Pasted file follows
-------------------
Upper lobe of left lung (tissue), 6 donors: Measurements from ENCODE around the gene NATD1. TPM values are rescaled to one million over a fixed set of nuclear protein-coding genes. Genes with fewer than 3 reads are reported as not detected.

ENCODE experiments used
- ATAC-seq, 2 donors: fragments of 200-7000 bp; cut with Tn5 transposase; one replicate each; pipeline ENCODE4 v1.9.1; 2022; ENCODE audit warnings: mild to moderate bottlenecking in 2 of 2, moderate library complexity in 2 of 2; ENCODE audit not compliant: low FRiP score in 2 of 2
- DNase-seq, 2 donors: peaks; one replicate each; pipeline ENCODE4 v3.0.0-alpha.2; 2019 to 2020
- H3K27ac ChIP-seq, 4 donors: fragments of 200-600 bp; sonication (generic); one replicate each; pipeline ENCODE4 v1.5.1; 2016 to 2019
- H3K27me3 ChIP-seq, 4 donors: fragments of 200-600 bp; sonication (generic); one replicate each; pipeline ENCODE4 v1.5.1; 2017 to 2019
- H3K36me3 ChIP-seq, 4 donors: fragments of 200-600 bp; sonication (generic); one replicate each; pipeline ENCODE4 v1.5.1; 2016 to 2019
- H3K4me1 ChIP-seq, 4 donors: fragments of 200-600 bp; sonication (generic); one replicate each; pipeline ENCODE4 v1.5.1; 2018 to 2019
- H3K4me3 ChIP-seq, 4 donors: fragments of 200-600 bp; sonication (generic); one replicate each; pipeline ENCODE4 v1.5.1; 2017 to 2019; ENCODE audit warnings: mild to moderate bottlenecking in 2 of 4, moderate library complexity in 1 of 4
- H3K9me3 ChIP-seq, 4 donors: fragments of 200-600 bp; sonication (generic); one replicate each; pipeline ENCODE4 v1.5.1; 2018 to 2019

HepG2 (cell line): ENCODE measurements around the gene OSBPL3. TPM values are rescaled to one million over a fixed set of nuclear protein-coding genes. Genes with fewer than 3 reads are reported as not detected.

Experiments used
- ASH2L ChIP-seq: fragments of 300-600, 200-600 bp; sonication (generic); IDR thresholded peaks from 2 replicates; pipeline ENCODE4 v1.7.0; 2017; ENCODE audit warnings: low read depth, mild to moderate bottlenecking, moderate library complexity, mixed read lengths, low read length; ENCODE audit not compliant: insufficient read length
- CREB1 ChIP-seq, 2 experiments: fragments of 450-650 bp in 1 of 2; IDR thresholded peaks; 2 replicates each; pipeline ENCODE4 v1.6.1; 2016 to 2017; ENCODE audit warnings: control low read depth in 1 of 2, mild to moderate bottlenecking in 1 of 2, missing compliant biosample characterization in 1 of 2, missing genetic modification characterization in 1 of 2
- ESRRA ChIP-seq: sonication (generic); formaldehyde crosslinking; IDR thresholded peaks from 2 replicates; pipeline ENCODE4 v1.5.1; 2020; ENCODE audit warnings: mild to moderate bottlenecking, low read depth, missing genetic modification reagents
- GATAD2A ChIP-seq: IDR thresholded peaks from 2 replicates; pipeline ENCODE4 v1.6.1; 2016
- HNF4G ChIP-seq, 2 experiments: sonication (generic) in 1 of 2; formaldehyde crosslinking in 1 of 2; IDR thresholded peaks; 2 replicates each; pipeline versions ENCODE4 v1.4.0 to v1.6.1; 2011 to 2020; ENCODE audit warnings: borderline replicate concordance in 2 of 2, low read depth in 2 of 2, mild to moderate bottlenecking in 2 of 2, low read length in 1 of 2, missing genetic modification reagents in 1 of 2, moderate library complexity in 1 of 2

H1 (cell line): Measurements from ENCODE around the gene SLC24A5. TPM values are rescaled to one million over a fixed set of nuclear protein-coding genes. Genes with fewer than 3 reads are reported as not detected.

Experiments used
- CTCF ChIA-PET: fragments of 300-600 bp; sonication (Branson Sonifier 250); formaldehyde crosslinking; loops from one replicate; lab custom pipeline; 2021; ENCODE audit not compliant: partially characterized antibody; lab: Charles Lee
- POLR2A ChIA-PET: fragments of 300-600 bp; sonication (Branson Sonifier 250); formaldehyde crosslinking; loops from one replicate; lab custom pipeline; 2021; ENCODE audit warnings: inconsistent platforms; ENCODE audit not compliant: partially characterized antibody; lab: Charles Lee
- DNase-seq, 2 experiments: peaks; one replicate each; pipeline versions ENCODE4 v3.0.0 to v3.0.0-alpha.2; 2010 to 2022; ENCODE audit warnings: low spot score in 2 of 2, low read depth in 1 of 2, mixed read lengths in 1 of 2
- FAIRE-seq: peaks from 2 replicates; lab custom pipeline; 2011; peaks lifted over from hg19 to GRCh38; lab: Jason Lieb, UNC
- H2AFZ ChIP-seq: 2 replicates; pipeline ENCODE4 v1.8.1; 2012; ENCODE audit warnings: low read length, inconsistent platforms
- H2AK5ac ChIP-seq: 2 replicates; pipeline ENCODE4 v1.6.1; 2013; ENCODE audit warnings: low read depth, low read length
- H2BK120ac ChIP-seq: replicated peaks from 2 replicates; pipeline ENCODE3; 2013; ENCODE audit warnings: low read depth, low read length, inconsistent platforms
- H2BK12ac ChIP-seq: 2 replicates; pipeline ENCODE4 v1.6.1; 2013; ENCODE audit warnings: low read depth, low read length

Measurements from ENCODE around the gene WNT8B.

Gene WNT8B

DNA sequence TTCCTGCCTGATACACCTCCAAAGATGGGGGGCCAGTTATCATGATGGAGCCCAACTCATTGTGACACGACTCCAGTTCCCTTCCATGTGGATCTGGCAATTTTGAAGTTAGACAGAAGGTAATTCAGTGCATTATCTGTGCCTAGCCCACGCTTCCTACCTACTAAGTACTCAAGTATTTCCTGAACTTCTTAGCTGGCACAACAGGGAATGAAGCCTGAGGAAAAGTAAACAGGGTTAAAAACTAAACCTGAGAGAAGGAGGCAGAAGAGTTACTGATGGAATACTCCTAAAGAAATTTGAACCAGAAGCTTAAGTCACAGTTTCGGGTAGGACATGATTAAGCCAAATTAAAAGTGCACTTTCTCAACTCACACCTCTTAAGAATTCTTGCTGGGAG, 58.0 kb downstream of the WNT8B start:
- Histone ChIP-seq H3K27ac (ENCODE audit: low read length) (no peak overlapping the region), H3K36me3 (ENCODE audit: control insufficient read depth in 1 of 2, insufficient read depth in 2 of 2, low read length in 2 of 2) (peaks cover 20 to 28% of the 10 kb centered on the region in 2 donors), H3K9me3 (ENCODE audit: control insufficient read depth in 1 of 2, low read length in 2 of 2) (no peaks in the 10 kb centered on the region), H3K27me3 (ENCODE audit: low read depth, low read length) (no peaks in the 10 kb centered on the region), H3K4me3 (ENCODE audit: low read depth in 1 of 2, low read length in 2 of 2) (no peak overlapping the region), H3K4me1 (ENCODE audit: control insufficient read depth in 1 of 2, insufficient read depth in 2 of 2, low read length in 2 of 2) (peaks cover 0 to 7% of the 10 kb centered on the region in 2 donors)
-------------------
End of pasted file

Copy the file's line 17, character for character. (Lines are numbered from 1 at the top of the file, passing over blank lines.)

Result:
- HNF4G ChIP-seq, 2 experiments: sonication (generic) in 1 of 2; formaldehyde crosslinking in 1 of 2; IDR thresholded peaks; 2 replicates each; pipeline versions ENCODE4 v1.4.0 to v1.6.1; 2011 to 2020; ENCODE audit warnings: borderline replicate concordance in 2 of 2, low read depth in 2 of 2, mild to moderate bottlenecking in 2 of 2, low read length in 1 of 2, missing genetic modification reagents in 1 of 2, moderate library complexity in 1 of 2